It’s near time for the Dreambird KAL – do you have your yarn ready? Have you already tried your hand at a feather?
Judy has a blog post today on her tips which you may find helpful. Check it out. There’s a link to it in my sidebar.
I just finished feather number three last night. Some things I have learned while making my feathers — in no particular order and trying not to repeat anything Judy has already listed are:
- ** My background yarn is a different type of yarn than I’d used before. It feels more lineny than wooly. I love the color (which is why I chose it) with my feathers, I love the feel of it and it will drape very very nicely I think. It does, however, tend to show where the double stitches are more than a woolier yarn would. I don’t mind, I don’t think it looks bad – I just noticed it doesn’t “hide” them like the yarn suggested in the pattern would. And seriously, if anyone (other than a good friend who is telling me how incredibly gorgeous my shawl is) is standing close enough to me to notice that the double stitches show more — they need to stop invading my personal space and back away! pronto! :-)
**I’m “row counter impaired”! Yes, confession time. No, I cannot remember to click a row counter each row — I start out doing it but then I go into knitting la la land and am so intent on starting the next lovely row that I forget to click. Or I drop it down the couch cushion next to me and add several clicks as I’m trying to dig it out. So I had to come up with an alternate method that works for me which is shown below.
**Definitely read all the directions. I made my first test feather up to row 28 using the full written instructions, then I switched to the row-by-row count. I found I liked the row by row and could easily follow that so opted to use the row-by-row but, in doing half a feather with the full instructions, I could better understand where things were headed.
**Since I’m using the row-by-row, it does not include where the double stitches are. However – simple rule – every row that is not a “knit to end” or “knit back to beginning”, bind off or cast on row, do a double stitch as soon as you turn to the other side to head back the other way.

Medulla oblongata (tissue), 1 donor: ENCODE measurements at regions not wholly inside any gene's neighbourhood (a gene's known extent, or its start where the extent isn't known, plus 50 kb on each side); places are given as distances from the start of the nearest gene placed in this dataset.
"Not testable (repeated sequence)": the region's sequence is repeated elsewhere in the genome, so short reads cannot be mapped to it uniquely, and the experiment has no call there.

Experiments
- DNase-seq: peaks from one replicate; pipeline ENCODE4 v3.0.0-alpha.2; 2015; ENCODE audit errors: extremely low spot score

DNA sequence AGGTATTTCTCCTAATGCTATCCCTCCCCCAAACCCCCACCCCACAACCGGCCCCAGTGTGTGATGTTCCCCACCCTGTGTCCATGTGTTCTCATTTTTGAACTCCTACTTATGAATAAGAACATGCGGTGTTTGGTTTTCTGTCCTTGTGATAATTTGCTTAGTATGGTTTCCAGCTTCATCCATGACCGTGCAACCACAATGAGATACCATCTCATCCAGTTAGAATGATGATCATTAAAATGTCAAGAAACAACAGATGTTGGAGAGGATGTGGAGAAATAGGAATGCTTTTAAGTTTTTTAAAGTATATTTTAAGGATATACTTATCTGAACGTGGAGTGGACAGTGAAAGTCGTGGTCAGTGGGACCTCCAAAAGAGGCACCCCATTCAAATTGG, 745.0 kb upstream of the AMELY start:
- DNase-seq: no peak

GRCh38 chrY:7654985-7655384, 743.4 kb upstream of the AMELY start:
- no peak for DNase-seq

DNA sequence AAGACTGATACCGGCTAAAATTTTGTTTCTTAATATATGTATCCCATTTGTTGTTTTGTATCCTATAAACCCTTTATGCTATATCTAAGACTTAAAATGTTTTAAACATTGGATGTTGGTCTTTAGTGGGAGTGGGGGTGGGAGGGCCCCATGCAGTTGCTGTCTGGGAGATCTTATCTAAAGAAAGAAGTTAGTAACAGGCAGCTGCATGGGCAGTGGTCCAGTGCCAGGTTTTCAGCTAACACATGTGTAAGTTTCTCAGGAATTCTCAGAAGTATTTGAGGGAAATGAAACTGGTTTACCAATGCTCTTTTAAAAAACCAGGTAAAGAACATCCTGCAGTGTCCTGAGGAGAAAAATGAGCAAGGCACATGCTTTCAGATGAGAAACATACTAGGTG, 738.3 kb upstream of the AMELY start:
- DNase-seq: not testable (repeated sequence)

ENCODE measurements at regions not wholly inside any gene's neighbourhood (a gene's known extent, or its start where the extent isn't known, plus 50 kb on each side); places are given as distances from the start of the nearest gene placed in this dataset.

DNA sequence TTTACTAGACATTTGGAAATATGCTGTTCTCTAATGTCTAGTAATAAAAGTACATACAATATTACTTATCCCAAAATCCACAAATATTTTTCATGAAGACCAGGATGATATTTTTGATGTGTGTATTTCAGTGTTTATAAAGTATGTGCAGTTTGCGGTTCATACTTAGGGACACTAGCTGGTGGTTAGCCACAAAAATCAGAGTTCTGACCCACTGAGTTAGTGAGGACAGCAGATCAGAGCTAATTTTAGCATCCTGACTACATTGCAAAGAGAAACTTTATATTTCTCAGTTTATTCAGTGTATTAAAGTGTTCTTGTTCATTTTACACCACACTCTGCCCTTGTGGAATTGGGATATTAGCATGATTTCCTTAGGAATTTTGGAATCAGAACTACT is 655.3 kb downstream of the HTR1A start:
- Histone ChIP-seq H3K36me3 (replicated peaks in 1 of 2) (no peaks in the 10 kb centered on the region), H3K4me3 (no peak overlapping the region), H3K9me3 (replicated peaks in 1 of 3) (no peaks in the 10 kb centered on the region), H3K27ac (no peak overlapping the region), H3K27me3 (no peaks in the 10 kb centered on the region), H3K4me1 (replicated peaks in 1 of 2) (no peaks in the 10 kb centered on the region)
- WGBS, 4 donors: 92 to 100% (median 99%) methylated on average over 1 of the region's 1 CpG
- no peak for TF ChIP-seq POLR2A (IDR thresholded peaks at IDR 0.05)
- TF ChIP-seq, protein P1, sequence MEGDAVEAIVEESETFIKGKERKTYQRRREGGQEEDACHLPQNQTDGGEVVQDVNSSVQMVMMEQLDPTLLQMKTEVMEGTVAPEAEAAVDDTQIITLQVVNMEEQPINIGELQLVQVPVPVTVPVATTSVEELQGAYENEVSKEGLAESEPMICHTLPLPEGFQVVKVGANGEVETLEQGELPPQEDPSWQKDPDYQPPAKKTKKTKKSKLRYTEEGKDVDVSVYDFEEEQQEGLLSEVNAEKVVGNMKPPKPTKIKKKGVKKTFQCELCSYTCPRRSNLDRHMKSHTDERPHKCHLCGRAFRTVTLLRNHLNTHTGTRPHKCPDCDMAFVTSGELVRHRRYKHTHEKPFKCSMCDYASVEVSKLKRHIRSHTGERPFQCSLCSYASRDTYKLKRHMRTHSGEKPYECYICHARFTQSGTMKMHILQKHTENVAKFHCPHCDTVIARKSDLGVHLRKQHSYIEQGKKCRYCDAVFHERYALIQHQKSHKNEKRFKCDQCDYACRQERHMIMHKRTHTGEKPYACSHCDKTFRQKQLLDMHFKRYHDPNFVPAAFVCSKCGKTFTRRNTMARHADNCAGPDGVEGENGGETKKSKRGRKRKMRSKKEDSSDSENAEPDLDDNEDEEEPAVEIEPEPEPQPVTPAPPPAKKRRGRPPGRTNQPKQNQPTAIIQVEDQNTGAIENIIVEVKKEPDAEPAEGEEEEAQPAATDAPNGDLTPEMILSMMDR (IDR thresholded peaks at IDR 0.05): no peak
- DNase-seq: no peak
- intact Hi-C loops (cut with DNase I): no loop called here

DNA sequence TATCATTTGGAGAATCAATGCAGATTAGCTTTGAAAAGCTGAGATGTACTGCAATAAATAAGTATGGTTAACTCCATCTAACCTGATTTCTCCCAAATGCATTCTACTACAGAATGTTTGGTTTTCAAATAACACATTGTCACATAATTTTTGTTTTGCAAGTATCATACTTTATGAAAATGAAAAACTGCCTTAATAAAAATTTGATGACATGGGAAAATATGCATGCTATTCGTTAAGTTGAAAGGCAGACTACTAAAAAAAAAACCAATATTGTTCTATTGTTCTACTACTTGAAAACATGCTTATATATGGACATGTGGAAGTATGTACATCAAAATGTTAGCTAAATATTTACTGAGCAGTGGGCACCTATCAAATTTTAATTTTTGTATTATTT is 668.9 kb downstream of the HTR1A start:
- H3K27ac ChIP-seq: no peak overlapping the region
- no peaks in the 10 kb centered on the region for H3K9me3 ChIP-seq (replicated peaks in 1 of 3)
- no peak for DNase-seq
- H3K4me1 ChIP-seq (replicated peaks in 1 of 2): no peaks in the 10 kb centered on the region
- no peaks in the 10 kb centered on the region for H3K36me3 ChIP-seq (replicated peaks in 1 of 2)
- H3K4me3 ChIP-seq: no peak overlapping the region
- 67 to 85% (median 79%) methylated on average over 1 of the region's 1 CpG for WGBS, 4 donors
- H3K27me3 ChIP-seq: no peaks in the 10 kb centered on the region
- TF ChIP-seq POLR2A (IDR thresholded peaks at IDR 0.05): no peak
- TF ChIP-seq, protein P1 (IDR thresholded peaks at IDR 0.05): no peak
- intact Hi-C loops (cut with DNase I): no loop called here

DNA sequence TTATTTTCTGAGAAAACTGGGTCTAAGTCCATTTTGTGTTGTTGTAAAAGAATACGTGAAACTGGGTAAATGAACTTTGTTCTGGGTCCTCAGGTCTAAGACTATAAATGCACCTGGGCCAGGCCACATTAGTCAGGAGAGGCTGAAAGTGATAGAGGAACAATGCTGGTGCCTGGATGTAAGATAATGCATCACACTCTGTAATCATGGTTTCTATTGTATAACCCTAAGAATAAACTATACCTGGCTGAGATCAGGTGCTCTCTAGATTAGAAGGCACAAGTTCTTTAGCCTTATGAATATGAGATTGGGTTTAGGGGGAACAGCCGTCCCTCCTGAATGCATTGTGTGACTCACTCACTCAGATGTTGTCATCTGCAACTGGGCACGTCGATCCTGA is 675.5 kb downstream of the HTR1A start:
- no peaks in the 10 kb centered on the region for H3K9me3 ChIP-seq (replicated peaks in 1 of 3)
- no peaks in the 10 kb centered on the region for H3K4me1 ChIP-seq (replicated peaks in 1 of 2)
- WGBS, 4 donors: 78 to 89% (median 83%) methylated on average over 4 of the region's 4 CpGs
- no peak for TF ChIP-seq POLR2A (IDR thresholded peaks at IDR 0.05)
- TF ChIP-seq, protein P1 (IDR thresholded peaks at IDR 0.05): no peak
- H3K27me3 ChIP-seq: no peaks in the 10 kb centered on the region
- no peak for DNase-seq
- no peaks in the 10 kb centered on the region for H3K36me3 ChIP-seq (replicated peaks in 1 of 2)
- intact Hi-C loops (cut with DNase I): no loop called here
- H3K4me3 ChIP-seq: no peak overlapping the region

**In using the row-by-row instructions, I prefer to read down a row rather than back and forth between columns. So I simply made my own cheat sheet and to solve my “row counter impairment” I added rows of boxes so as I look to see what the next row is, I remember to place a check mark on the row I just finished. I’m much better with check marking than row counter clicking.
Why are the lines looking sort of wavy and unclear – that’s just the photo. But I have all 70 rows printed out on the front and back of one sheet of paper (which I’m not showing all of due to the pattern being copyrighted) and you can see where I’ve check marked off the rows I’ve finished. Also when I typed up the table I made the print large enough and bold enough on the row instruction so it can lay on the couch next to me and I can read it easily with my wacky eyes without having to pick it up and hold it closer. What isn’t showing up due to the flash on the white sheet of paper, is that every other row across the table is shaded in the background a color which simply makes it easier to read from one row to the next but also denotes whether I’m on a right side row or a wrong side row.
This pattern may not be for everyone but I think anyone with basic knitting skills and some patience can accomplish this. I had never done the double stitch – there’s a video that can show you how to do it (and I think it may be my new favorite short row – no more wrap and turns). It’s easy to do.
Several people have commented they don’t think they could do a 22 page pattern. Why not? When I asked if they had looked at the pattern – no they hadn’t but if it was 22 pages they were sure they couldn’t do it. Poppycock!! Yes you heard what I said. :-) Yes, there are 22 pages you can print out. BUT I think they mistakenly think it’s 22 pages of knit this row, purl that row type instructions which seems daunting to them. Not so! – if you had the the pattern you would see the fist 6 pages are supplies and general info, schematics, and how to do double stitch — well there’s nothing difficult there except having to read it. There are six pages of the wordy (versus row by row) pattern instructions – tho two of those are half pages — that’s not so scary is it??? There’s a couple more pages of photos, the row-by row pages and then the last 5 pages for the mini version, a blank page for notes and a page for copyright info.
So, first I pulled out the schematics pages (which I don’t need to refer to and all the mini pattern info). I read through the rest. Now that I understand how the feathers are made, I pulled out all the “wordy” instructions, etc. So what I’m left with is the front and back of one page — my row by row checklist. So don’t let the fact that the pattern is so long scare you — your basically stitching the same 70 rows over and over and over and over so if you can do them once, piece of cake to just keep repeating them — just take it one row at a time.
Now I’m off to get that background area finished next to my third feather cause I can’t wait to see what color the next feather will be. My first one is the two tone brown, the middle one has 3 or 4 different colors in it and the third looks more solid but is I think three shades close in color — such fun to seam them each form.